My Favorite Holiday Cake

   #1  

2LaneCruzer

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[
"Elsie's White Holiday Cake"​

I am going to give you a treasured family recipe for a special kind of cake. It's not fruit cake, and it's not

your everyday kind of cake either. Anyone can make it, even me. I used to take it to work and they

gobbled it up. This is not a fruit cake; don't get the two confused.





2 cups sugar

2 cups flour

1 pound of butter

6 eggs

1 pound of white raisins

2 ounce bottle of lemon extract

1 pound of chopped nuts

Cream Butter and sugar. Add eggs one at a time; cream. Sift flour once, then measure. Mix flour,

raisins and nuts together & add to creamed batter. Add extract and mix well. Bake at 300 - 325

degrees for one hour or longer in an angel food cake pan. Remove from oven, cool and remove from

pan. Wrap in Saran Wrap, then in aluminum foil. Best if aged at least 30 days before serving.
 
   #2  

Gunny

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When I was in Viet Nam, my mother would mail me jam cakes two or three times a year. As a package going through the military mail system, it often took two weeks or so to get there and by that time they had aged so much they were delicious.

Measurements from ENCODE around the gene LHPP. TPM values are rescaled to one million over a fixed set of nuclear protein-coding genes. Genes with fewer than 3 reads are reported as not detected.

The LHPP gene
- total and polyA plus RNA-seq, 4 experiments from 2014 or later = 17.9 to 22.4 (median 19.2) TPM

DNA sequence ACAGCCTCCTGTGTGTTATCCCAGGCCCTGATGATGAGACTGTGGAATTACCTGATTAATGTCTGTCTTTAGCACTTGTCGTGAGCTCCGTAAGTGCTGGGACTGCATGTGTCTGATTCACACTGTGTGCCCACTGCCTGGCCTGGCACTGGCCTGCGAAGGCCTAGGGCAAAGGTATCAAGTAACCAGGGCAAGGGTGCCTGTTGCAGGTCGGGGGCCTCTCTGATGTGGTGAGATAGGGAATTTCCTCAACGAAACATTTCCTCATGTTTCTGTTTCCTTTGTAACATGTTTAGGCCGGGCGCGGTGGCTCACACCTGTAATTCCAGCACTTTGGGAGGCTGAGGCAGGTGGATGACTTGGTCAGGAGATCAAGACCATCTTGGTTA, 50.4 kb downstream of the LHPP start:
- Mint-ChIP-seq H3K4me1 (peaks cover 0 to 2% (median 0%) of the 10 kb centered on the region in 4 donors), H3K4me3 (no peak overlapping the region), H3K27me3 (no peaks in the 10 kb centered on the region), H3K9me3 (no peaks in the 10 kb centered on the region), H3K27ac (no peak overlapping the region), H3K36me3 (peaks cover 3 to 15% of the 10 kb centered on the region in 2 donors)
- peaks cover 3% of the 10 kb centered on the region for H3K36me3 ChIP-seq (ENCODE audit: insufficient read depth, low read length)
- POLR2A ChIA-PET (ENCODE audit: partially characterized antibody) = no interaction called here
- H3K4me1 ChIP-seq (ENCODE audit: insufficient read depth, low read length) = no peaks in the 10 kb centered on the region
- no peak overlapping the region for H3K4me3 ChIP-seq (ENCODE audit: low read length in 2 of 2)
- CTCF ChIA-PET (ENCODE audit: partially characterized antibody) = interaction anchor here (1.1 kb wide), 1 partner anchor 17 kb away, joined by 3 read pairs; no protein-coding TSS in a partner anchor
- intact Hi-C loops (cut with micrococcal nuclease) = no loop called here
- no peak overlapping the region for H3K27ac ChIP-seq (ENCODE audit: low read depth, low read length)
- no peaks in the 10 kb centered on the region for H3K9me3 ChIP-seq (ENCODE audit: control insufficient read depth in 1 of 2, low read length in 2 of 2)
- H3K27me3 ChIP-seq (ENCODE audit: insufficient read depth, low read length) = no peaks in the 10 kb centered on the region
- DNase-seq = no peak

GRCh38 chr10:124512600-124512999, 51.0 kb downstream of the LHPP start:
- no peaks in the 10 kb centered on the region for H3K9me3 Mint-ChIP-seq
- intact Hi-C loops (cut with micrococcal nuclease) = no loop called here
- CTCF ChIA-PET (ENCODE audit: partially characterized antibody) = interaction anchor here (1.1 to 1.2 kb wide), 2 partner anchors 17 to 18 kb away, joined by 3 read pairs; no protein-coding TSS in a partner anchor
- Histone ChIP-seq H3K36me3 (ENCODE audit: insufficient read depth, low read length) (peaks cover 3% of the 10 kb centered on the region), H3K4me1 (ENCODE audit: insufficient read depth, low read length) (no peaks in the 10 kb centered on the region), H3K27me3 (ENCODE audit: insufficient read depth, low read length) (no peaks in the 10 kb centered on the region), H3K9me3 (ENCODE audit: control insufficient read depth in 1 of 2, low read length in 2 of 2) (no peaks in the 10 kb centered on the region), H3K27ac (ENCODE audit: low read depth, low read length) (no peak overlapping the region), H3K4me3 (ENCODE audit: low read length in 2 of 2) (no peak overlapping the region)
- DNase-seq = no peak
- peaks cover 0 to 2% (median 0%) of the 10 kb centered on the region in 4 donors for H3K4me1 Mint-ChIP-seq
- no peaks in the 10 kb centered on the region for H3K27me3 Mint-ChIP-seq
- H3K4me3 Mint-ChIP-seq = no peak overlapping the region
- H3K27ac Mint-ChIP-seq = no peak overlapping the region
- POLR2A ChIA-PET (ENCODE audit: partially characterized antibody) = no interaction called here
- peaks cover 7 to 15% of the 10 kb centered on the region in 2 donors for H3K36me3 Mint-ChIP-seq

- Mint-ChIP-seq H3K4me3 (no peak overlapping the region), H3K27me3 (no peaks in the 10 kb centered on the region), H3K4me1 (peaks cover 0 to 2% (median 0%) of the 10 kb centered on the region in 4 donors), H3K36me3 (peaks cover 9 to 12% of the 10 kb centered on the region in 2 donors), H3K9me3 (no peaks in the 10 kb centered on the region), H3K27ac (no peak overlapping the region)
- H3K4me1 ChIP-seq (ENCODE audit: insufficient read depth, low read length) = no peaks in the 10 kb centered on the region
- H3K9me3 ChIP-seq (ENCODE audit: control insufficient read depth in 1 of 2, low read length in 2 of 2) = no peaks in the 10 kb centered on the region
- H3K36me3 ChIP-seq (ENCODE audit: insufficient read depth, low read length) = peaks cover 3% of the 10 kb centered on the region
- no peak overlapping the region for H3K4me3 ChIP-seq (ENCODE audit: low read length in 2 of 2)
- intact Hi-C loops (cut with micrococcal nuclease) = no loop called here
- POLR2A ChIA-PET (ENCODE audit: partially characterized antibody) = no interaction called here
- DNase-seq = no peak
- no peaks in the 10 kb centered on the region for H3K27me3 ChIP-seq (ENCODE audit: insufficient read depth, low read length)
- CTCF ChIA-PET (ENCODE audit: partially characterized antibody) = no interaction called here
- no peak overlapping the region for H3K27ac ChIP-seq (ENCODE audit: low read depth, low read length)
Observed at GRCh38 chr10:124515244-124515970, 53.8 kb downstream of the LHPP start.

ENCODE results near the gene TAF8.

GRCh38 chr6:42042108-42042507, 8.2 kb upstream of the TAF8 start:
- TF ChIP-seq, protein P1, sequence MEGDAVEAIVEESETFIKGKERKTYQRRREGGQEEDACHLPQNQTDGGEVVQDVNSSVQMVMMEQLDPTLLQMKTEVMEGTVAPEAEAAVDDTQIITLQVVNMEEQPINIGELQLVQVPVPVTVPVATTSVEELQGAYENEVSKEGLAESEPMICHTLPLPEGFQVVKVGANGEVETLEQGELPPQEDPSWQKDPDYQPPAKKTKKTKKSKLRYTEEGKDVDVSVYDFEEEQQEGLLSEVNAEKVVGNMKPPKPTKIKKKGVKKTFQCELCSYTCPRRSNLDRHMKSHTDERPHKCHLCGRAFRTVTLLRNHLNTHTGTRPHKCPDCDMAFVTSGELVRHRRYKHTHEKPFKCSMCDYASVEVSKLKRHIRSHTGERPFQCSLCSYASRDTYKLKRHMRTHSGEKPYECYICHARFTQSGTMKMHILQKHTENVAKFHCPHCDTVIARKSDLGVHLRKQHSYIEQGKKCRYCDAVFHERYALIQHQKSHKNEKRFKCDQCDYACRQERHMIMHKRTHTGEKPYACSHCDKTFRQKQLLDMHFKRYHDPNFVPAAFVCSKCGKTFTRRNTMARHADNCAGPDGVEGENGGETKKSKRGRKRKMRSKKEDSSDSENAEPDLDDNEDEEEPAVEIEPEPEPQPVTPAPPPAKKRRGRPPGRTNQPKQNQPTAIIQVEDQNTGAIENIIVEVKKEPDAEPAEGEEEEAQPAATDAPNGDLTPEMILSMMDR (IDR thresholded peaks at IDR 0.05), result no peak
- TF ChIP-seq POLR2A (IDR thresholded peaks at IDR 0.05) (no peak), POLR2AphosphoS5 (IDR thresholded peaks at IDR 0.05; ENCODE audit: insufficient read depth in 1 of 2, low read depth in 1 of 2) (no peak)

#3  

mddorange

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When I was in Nam, my wife sent all kinds of Care packages.

Most of her great cookies came as crumbs. Still tasted good and if I got a fair sized piece, normally one of my buddies got it. She knew better than to try to send other baked goods since her father was a lifer also. He served in WW2, Korea and Nam.
 
  
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2LaneCruzer

2LaneCruzer

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My brother was in the Marines in Viet Nam; I sent him several packages. It's been a long time, but as I recall, most of it was stuff that wouldn't melt or break...like canned candy, fruit and such. He said it was customary to share; that he would pick out the "good stuff" and let the rest of the guys have at it. I recall that the postage was usually about twice the cost of the contents.
 
   #5  

mddorange

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My brother was in the Marines in Viet Nam; I sent him several packages. It's been a long time, but as I recall, most of it was stuff that wouldn't melt or break...like canned candy, fruit and such. He said it was customary to share; that he would pick out the "good stuff" and let the rest of the guys have at it. I recall that the postage was usually about twice the cost of the contents.

Yes, my wife talked about the cost of postage also. I couldn't tell, as one of the few benefits we did get was free postage back to the real world.
 
 
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